It was inevitable that the full list of Oilers being waived, and thus re-assigned to Oklahoma City, would come today. With the CBA virtually dying out at midnight tonight, the slow sputter towards dispersement of players has begun. The list indeed was unfurled, and with high caliber names that everyone expected — namely Justin Schultz, Ryan Nugent-Hopkins, and Jordan Eberle. These three get the most attention because of their current NHL status, or seemingly NHL-readiness. Schultz, of course, was the big offseason get that was supposed to begin the era of better defensive posturing by the Oilers. Nugent-Hopkins, the first rounder with play making skills heralded by some as one of the best-in-the-biz, had a sunny disposition heading into his second year as a pro. And, of course, Jordan Eberle. Nearly a point per game last season, a high-end contract extension (that takes a hit post-lockout), and an Oilers favorite. All three instantly make the OKC Barons a more potent squad.
Cameron Abney, Mark Arcobello, Tyler Bunz, Dane Byers, Philippe Cornet, Yann Danis, Brandon Davidson, Jordan Eberle, Taylor Fedun, Curtis Hamilton, Teemu Hartikainen, Tanner House, Anton Lander, Martin Marincin, Ryan Martindale, Ryan Nugent-Hopkins, Magnus Paajarvi, Kristians Pelss, Tyler Pitlick, Alex Plante, Toni Rajala, Olivier Roy, Justin Schultz, Colten Teubert, Antti Tyrvainen, Chris Vande Velde
At what cost do these players come? That’s the question that has been encircling my mind for the last two weeks. And really the eye-popping scorecard potential of the top 6 on this AHL team is going to be silly good. But that causes several to take a backseat. For players like Ryan Martindale, Cameron Abney, Curtis Hamilton, etc. they’ll continue to develop but unfortunately buried much deeper in a top heavy lineup. And that’s yet another trickle down effect of having an NHL lockout — prospect positioning.
Adding high caliber, marquee players entices Oilers fans to follow the Barons club. It hopefully brightens the attendance numbers for the Barons home games. Maybe it causes the team to be more accessible, more “important”. But the end game of player development in the AHL takes a slight dip. And that’s important to remember.
It’s also worth noting that Steve Tambellini, albeit unintentionally in the upcoming season, will ice three of the best AHL teams in recent memory. From goaltenders to higher end forward prospects to incoming defensive ones — the Barons have started three seasons as the darlings of the minor leagues. And they’ve gotten better with each passing year. New, consistent, fun, prospect important — just three really good minor league teams in three consecutive seasons. That’s weirdly impressive (and kinda ridiculous).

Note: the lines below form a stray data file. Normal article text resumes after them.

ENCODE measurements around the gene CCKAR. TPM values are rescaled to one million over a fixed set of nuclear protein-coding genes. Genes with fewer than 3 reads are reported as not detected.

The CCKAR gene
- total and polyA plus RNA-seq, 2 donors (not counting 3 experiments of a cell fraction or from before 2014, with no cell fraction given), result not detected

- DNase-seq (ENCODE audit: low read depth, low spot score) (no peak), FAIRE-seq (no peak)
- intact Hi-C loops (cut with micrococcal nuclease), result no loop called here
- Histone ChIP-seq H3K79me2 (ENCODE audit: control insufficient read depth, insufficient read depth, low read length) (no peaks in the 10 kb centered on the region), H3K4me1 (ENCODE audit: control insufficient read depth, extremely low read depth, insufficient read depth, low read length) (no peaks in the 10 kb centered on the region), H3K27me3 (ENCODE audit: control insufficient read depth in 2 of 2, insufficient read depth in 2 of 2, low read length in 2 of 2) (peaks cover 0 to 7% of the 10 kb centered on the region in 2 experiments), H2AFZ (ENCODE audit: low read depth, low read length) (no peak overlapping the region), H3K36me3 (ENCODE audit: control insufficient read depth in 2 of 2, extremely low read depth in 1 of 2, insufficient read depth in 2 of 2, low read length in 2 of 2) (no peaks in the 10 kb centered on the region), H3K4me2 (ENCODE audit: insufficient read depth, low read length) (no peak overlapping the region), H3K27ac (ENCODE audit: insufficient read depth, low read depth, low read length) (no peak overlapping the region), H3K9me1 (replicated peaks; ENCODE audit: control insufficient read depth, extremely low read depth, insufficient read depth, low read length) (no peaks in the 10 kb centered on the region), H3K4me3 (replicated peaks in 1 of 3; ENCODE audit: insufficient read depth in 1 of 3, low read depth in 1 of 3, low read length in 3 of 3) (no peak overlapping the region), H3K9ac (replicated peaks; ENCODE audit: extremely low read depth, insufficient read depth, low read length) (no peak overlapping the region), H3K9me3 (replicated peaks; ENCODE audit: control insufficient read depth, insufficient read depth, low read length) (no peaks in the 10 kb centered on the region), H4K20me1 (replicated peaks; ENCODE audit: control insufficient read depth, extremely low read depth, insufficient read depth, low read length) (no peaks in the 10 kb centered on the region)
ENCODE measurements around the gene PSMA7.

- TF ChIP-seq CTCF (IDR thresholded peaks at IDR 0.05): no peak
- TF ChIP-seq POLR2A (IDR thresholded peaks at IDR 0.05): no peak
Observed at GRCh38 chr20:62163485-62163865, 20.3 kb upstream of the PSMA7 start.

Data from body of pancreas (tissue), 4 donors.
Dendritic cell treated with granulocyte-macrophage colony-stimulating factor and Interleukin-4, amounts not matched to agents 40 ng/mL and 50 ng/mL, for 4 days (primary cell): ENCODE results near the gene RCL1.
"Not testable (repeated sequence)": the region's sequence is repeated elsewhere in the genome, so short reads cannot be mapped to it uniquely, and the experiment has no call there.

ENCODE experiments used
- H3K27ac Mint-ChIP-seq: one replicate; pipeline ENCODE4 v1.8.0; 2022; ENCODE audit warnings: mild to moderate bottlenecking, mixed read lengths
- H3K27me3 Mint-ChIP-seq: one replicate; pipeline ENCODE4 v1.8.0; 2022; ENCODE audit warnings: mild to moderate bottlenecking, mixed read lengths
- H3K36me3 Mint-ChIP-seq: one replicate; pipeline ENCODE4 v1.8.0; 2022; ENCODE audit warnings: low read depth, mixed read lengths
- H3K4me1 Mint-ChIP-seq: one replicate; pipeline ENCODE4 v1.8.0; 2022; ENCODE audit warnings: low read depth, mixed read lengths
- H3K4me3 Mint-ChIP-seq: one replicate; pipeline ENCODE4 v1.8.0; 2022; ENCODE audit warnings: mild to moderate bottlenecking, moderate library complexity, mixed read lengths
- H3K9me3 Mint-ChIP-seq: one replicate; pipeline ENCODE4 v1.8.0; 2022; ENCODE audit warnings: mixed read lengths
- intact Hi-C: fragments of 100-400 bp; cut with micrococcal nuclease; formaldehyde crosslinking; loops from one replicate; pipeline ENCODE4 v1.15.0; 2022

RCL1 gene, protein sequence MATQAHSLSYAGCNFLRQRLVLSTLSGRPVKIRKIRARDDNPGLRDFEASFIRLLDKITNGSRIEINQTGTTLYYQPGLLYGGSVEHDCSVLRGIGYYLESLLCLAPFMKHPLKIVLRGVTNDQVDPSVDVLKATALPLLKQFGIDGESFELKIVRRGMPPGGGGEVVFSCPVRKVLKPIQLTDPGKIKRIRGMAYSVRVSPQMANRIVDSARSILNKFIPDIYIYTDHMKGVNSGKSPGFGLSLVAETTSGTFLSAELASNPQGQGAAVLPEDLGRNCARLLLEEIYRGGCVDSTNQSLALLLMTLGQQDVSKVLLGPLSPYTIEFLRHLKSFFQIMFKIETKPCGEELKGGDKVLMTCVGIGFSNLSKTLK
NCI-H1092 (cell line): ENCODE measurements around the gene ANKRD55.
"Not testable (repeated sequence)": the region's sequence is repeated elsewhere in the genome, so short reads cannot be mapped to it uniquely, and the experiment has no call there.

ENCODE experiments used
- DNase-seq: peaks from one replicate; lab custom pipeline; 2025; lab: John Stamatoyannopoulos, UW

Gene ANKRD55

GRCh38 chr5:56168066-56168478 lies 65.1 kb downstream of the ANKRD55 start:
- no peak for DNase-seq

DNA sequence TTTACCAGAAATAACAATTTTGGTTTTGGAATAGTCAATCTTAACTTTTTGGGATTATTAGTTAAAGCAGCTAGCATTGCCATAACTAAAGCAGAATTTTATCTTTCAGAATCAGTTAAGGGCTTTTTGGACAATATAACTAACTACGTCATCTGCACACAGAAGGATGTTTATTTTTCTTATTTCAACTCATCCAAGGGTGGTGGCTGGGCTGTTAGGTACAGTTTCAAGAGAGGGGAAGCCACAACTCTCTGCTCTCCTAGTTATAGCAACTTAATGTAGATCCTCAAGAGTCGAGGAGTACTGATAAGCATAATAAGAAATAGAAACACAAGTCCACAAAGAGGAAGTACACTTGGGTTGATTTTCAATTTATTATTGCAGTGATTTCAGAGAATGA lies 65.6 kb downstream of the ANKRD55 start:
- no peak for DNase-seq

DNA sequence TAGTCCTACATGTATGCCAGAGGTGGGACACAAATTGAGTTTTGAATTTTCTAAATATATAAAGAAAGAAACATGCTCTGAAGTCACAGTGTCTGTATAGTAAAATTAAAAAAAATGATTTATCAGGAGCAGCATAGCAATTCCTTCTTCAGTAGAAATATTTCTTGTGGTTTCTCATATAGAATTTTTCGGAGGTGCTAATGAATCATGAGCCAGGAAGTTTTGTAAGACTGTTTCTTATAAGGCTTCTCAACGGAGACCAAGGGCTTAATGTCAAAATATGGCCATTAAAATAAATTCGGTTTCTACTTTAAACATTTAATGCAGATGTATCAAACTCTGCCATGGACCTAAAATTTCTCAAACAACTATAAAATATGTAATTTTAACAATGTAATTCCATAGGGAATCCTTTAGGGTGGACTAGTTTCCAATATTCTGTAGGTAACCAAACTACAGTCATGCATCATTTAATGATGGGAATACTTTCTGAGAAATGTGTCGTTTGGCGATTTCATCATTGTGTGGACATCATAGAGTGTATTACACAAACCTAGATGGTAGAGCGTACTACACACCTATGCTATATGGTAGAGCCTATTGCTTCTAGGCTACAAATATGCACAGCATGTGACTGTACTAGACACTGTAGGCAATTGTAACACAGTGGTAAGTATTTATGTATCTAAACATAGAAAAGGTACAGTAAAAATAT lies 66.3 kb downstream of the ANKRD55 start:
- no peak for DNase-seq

You’ll begin to see and hear line combos as well as defensive pairs in the coming weeks. You have to think that Nugent-Hopkins centers the top line with a familiar Eberle to his right. But who plays the left side Taylor Hall role? Mark me down for saying Teemu Hartikainen fills that role nicely. He may not be the all-out cannonball that Hall is, but he’s a tough skater with incredible puck protection. He’s not afraid to go in deep, or mix it up around the boards. In the same breathe that I speak the name Teemu, I also speak Magnus. And most will likely lean towards a Paajarvi-Nuge-Eberle line to start the AHL season. Why? It just makes sense. All three are NHL ready, willing, and able. All are important cogs in the Oilers machine. All have NHL experience. And they can soar. Other possible scenarios are out there. How about the angsty, Dane Byers adding some grit to the finesse game of both top liners. Or perhaps move Josh Green to the left, but he’s probably better served as the second line center. Or perhaps a guy like Tyler Pitlick, that naturally traveled from left to right to center in various forms over the 2012-13 season? He’s the best of both worlds – strong and driven to get towards the net. It will be hard to go wrong with such good play down the center. The world is your oyster.
Will the Oklahoma City world even acknowledge that the lockout is a big deal for their minor league hockey team? No. The team will again be buried in the rubble of NBA, NCAA, and other “more important” sporting endeavors in the Fall/Winter. But the honey hole is in the out-of-towner attention given to the team. Much like the blog you’re reading now, the greatest number of Oklahoma City Barons fans are outside the metro area (70% of the TendTheFarm.com readership is in Canada). The team will attempt to mount an all out blitz to get people to recognize the importance of the NHL players playing in your own backyard, but the sell is still an uphill battle.
As a fan of hockey in general, this is the year to follow the American Hockey League (I see you, Jeff Skinner). And if you live in this city, and you’re within the sound of my blog voice, get to a game this October. It will be the closest thing to real NHL hockey this city will likely see in your lifetime. It’s important. And thus, don’t let it pass you by.